Simply, the Israeli system does not differentiate between religiously endowed lands or private lands in terms of the process of formal LSR. Any property claims that Palestinian Jerusalemites submit to the LSR commissioner (appointed by the Ministry of Justice) must be based on their status as privately owned lands, as miri lands whose use and ownership can be proven within three years, or Christian or Muslim religiously endowed lands.
As is the case with individual owners, representatives of endowed lands are apprehensive about settling and registering lands. This is because the process includes many requirements that religiously endowment institutions may not be able to fulfill in order to be listed in the registry and be given a koshan (title deed) in the name of the endowment. Inability to formally register a land with the Tabu subjects it to confiscation by the Israeli state. Indeed, as far as the highly centralized Israeli state is concerned, all lands are state land, including religiously endowed lands, unless proven otherwise.
The LSR process usually progresses as follows:
- At least a month before the LSR process begins, the LSR commissioner releases a public statement on the government’s website or elsewhere announcing the intention to register specific plots of land. Thereafter, any parties with ownership claims must present them, including waqf institutions and churches. In addition to documentation proving ownership, property owners must submit tax papers clearly showing that the property has not incurred debt. For waqf properties, owners must prove, through documentation, the director or warden of the properties, and that the waqf was not registered in the name of the Supreme Muslim Council. If it had been, it could be liable for confiscation under the Absentees’ Property Law [see How Israel Applies the Absentees’ Property Law to Confiscate Palestinian Property in Jerusalem].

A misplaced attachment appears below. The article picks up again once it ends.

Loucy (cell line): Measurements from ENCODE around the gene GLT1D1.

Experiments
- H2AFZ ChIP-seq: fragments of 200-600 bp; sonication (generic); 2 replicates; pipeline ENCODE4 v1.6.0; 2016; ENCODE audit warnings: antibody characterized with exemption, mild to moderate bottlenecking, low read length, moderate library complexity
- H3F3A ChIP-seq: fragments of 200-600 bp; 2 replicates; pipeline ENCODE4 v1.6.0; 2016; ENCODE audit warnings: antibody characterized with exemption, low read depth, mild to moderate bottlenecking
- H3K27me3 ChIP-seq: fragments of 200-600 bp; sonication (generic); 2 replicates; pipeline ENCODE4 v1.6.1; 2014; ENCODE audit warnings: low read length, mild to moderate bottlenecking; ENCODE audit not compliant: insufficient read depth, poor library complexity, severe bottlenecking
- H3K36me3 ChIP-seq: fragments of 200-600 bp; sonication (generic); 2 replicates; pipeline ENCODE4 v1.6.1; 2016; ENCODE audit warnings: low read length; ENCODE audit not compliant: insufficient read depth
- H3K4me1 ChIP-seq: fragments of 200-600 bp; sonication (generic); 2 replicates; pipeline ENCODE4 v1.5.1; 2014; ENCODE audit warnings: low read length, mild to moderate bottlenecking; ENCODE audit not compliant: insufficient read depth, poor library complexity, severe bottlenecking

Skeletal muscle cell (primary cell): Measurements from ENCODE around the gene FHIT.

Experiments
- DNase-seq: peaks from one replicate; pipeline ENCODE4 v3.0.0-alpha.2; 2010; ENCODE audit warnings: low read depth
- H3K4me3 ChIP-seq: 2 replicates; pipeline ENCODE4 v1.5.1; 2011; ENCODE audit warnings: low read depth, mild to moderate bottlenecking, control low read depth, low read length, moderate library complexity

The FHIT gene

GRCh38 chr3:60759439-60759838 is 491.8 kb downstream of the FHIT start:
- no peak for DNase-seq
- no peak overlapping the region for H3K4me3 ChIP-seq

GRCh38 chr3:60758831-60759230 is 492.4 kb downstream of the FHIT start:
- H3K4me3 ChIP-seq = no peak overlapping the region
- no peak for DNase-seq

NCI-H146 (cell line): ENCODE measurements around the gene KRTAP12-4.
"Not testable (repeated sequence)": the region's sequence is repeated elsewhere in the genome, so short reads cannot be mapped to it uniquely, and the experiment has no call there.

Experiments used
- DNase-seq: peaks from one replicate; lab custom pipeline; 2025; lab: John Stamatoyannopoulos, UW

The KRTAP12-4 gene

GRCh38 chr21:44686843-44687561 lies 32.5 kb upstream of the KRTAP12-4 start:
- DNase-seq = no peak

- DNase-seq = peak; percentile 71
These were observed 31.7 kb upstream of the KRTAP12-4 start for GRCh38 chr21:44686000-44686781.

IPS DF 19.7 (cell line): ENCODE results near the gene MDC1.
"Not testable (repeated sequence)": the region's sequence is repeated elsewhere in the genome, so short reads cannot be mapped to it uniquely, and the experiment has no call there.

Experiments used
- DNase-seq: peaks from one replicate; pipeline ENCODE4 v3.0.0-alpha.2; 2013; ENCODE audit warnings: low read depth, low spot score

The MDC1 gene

- Once all ownership claims have been submitted, the LSR commissioner publishes them, allowing for a period of public review and objection. Should there be an objection to the published claims, the matter is transferred to an Israeli district court for ruling on property ownership. It is in these instances that Muslim claims over waqf properties are often denied, as the documentation needed to prove ownership is deemed insufficient. As a result, these properties are leaked to third parties or simply confiscated by the Israeli state. In some cases, disputes over waqf ownership take place among waqf institutions—disputes that are worsened as a result of the LSR process and that may lead to the loss of the property to a third (Israeli) party.
- After the LSR commissioner and district court verify ownership of the land, the table and map of property rights and settlement are published, conclusively determining the right of ownership for each plot of land. This is registered in the Tabu.
For many waqf institutions, this formal system is daunting, as it risks their losing ownership over their properties, many of which were registered according to Ottoman land laws. These include miri, matruki, and mawat lands, ownership claims over which were negligible after 1967. That is, land registered under Ottoman land laws that came under the jurisdiction of the Jordanian treasury upon the division of Jerusalem in 1948 was transferred to the State of Israel upon its occupation of East Jerusalem in 1967. This includes areas that were labeled as “no-man’s-land” during the British Mandate, as well as waqf properties such as the Khalil al-Rahman waqf, the Tamim al-Dari waqf, and the waqf of the Honorable Rock, among others.